Canadian Natural Resources Minister Jim Carr is musing about whether the government review of the controversial Energy East pipeline project may "have to go back to square one" in the wake of conflict of interest allegations that forced a temporary adjournment of hearings last week.
Speaking to reporters outside of a weekly cabinet meeting in Ottawa, Carr said the government would soon appoint new members to the federal regulator, the National Energy Board (NEB), so it could proceed with its review after the existing panel recused itself last Friday.
But the latest developments could result in modest delays, Carr explained.
The adjournment and recusals were prompted by recent reports by National Observer about inappropriate private meetings held by the NEB's chief executive Peter Watson, along with panel members, to discuss Energy East — a 4,500 kilometre crude oil pipeline that is being proposed by Calgary-based energy company, TransCanada Corp.
Some industry experts have expressed concerns that the scandal is decreasing the odds that the multibillion dollar project would actually get built.
Many business and union leaders believe the pipeline would create jobs and provide a boost to Canada's slumping oil industry, but vocal opposition from First Nations leaders, environmental groups, landowners and mayors maintain the project is too risky and would put Canada's climate targets out of reach.
The Board is an independent regulator of pipelines and other energy transmission projects under federal jurisdiction and is run by members appointed by government with a workforce of public servants that includes engineers, scientists, lawyers and other support staff.
Carr said the NEB has to decide how to proceed if it wants to meet a 21-month deadline, required under laws adopted by the previous Conservative government, to complete the federal review process.
"We will give them the members they need to do their job responsibly," said Carr on Tuesday. "The National Energy Board is, you know, a quasi-judicial body that’s independent of government. It’s governed by a statute. It has its responsibilities, and it’s performing those responsibilities. And at the end of the process, the government has the final say on whether or not this project or any other that’s currently before the NEB is in the national interest."
The scandal has also affected the NEB's chief executive Peter Watson, who was forced to recuse himself from any dealings with the Energy East process since he participated in the private meetings with stakeholders in January 2015. One of those meetings was with former Quebec premier Jean Charest, who was working for TransCanada at the time and gave the Board political advice about gaining public support for pipelines.
A director from the NEB's Montreal office who attended the meeting was also reassigned, the regulator said in documents released on Friday.
Several First Nations leaders, including Ghislain Picard, chief of the Assembly of First Nations of Quebec and Labrador, have called for Watson's resignation in the wake of the scandal and a brand new review. Environmental groups have also criticized the decisions made by the previous panel, which accepted TransCanada's application as complete, even though it included no information about risky water crossings beneath the Ottawa and Saint Lawrence Rivers.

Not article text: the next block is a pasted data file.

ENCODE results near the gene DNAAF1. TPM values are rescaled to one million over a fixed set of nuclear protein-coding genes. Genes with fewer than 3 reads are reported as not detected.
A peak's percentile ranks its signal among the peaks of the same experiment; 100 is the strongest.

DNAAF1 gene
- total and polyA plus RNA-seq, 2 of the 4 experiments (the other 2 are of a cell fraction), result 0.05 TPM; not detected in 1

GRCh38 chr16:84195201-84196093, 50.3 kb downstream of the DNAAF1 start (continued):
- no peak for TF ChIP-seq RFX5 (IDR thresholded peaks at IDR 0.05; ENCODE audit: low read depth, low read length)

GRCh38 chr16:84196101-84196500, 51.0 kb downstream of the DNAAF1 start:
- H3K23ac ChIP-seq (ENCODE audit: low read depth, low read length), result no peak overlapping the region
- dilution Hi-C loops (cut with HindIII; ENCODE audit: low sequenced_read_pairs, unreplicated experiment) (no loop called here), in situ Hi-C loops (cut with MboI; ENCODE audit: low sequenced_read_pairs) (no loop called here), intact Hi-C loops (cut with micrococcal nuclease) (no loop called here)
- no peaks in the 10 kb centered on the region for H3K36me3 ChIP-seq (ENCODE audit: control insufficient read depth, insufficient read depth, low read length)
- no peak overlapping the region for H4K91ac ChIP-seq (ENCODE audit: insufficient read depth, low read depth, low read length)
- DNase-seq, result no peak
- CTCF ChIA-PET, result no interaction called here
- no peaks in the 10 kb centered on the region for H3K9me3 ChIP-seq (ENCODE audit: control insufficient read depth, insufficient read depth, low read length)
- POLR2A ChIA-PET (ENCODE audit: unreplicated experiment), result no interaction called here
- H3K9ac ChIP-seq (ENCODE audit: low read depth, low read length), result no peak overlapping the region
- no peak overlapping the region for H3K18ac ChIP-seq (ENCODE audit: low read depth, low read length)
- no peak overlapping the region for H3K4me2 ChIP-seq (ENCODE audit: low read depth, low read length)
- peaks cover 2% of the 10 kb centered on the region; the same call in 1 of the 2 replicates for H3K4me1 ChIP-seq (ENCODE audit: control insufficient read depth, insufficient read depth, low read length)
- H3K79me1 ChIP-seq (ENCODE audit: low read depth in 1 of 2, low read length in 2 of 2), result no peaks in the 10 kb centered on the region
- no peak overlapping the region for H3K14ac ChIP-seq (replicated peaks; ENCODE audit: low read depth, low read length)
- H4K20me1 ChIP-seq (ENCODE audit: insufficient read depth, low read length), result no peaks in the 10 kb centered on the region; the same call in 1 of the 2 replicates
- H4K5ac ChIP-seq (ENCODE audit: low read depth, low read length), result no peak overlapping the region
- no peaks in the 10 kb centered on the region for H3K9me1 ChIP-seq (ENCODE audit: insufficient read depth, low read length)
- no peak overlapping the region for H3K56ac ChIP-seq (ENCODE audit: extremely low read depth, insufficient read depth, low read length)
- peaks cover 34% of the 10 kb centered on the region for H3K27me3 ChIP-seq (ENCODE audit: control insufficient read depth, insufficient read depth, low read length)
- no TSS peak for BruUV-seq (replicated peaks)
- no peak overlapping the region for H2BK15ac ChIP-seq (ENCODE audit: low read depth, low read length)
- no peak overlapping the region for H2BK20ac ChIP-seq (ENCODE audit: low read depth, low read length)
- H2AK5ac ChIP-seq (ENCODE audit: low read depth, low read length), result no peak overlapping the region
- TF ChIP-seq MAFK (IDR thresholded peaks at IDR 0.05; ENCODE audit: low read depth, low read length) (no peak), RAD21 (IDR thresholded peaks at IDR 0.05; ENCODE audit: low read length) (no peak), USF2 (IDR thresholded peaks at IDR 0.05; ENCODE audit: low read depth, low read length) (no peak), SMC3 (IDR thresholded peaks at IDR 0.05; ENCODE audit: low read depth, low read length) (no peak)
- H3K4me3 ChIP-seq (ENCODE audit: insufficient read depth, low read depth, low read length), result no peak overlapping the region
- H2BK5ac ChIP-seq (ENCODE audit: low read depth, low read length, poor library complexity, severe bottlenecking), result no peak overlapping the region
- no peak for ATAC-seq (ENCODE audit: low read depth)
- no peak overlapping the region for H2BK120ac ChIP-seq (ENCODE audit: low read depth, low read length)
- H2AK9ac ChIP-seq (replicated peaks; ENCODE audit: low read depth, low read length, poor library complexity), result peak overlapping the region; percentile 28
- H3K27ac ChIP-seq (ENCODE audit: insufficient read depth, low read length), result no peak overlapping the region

When asked whether the scandal could delay the process, Carr said: "It could be changed modestly, depending on whether or not they determine they have to go back to square one, but you know, we are committed to making sure that every Canadian who has an opinion on this has the right to express that opinion."
Carr added that he was not concerned about whether it would be difficult to find new bilingual experts to appoint to the Board, who would then wind up reviewing the proposed pipeline.
"The government has the responsibility and the authority to appoint those members to the National Energy Board," Carr said. "Traditionally, the chair of the Board determines on what panels they sit, but on the Energy East panel there are qualities that are very important to consider. So that’s our responsibility, and we’ll take it seriously and we’ll do it as quickly as we can."
When asked to respond to Carr's comments, TransCanada said it was continuing to engage with stakeholders, including municipalities, land owners and Indigenous communities, and that the company would follow the federal process.
“There honestly isn’t much for me to add,” said TransCanada spokesman Tim Duboyce. “As a company with a project under review by the National Energy Board, our job is to follow directives, which means participating fully in the process, listening to questions and issues raised, and to address them.”
He added that TransCanada was looking forward to the NEB process resuming with a “respectful and constructive dialogue with Canadians about Energy East.”
“The NEB hearing process is important to TransCanada,” he said. “It is a formal, open and transparent way to further address people’s questions and concerns, while building knowledge and understanding about the project.
Reacting to the latest developments, Patrick DeRochie, Climate and Energy Program at Toronto-based Environmental Defence, said that Minister Carr needs to do more.
“If the minister is truly interested in restoring public confidence in a credible pipeline review process, the Energy East review can only restart after the NEB is overhauled from the bottom up," DeRochie said. "Replacing a few panel members and pretending the NEB isn’t broken is no way to gain social license for Energy East. Previous federal court decisions on apprehension of bias show that the Energy East process has to start from scratch with new panel members.”
This report was made possible thanks to reader subscriptions. Please subscribe today.